PARTNERSHIPS FOR OPENING DOORS A summit on integrating employment and housing strategies to prevent and end homelessness COMMUNITY: WESTERN MASSACHUSETTS DESCRIPTION Western Massachusetts is a large, geographically diverse region of Massachusetts, consisting of Berkshire, Franklin, Hampshire and Hampden Counties. The region

More information

Impact of Breast Cancer Genetic Testing on Insurance Issues

Impact of Breast Cancer Genetic Testing on Insurance Issues Impact of Breast Cancer Genetic Testing on Insurance Issues Prepared by the Health Research Unit September 1999 Introduction The discoveries of BRCA1 and BRCA2, two cancer-susceptibility genes, raise serious

More information

AAppendix A: Details on Adult Education Programs and Related Services in Ontario. 54 Ontario Learns: Strengthening Our Adult Education System

AAppendix A: Details on Adult Education Programs and Related Services in Ontario. 54 Ontario Learns: Strengthening Our Adult Education System AAppendix A: Details on Adult Education Programs and Related Services in Ontario 54 Ontario Learns: Strengthening Our Adult Education System In June 2004, information was gathered from Ontario government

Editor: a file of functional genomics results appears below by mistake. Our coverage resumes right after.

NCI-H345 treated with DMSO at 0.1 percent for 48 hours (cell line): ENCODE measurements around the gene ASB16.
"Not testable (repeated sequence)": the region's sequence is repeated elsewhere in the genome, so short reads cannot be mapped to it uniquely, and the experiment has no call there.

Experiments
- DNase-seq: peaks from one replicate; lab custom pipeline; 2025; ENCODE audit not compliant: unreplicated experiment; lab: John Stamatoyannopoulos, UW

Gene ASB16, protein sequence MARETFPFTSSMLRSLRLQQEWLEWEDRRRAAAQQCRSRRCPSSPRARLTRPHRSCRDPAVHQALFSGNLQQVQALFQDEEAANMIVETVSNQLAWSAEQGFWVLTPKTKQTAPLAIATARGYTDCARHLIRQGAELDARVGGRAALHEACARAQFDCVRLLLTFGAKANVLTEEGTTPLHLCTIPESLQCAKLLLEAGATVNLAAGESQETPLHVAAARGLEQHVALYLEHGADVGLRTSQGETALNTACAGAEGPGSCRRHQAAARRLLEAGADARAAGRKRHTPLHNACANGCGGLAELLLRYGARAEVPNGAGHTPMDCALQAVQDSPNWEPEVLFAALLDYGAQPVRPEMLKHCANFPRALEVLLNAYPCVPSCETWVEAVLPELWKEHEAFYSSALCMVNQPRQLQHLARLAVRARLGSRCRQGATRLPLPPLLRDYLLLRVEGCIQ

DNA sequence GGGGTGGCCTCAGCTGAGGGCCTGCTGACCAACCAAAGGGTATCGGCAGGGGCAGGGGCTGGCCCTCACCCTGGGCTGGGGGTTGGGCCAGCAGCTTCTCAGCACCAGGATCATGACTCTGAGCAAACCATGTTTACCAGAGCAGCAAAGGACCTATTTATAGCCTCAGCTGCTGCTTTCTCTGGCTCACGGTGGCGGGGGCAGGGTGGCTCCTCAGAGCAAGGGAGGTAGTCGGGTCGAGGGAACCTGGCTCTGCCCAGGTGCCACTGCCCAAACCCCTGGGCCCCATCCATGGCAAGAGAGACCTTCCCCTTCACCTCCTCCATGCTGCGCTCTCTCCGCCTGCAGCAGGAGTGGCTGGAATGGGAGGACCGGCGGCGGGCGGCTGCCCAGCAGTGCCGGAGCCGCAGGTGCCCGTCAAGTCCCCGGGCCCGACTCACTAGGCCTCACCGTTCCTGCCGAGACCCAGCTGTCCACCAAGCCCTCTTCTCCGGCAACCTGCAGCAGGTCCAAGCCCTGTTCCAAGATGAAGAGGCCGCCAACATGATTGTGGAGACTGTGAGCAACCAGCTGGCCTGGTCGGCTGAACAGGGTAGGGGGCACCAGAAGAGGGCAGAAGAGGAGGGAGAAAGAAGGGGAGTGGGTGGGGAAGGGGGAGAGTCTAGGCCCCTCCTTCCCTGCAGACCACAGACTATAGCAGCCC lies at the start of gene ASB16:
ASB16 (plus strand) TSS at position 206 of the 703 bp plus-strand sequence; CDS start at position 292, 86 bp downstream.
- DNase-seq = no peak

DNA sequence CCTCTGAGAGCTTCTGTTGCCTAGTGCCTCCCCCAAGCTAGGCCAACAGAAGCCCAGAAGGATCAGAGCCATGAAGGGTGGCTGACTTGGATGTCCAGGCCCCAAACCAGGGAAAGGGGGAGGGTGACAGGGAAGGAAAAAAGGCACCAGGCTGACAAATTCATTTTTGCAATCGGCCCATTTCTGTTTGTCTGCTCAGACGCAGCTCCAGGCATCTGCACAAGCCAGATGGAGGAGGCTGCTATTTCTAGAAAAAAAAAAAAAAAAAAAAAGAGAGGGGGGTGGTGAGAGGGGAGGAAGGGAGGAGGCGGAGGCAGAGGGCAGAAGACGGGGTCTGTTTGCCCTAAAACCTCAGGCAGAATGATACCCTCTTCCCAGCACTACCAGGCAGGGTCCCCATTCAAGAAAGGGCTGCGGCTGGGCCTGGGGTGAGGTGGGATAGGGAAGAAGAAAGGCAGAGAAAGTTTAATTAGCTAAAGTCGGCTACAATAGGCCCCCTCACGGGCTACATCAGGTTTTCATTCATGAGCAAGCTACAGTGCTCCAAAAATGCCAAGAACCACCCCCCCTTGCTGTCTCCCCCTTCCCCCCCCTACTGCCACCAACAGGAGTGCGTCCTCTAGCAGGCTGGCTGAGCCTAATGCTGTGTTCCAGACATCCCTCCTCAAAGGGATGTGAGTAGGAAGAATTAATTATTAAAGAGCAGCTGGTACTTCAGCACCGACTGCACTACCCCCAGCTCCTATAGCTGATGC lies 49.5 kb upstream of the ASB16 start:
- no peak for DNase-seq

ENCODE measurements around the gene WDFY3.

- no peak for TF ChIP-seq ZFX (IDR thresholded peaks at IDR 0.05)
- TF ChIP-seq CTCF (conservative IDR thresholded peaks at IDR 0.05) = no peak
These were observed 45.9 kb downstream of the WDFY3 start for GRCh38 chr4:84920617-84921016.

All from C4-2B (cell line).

More information

Employer Based Travel Demand Management - Devising Options to Meet Employee Travel Needs

Employer Based Travel Demand Management - Devising Options to Meet Employee Travel Needs Employer Based Travel Demand Management - Devising Options to Meet Employee Travel Needs Bruce Hellinga Department of Civil Engineering University of Waterloo Charles Lee, MASc Candidate Department of

More information

Appendix C: Questionnaire

Appendix C: Questionnaire Appendix C: Questionnaire Directions In 2012, the Liman Program working with ASCA completed a review of the formal policies on administrative segregation in the states and the federal system. The goal

More information

Adult Learning Program (ALP) Community Learning Grant Program Guidelines Nova Scotia Department of Labour and Advanced Education Skills and Learning

Adult Learning Program (ALP) Community Learning Grant Program Guidelines Nova Scotia Department of Labour and Advanced Education Skills and Learning Adult Learning Program (ALP) Community Learning Grant Program Nova Scotia Department of Labour and Advanced Education Skills and Learning Branch Adult Education Division Version 1.0 Effective: April 2011

More information

To provide standardized Supervised Exercise Programs across the province.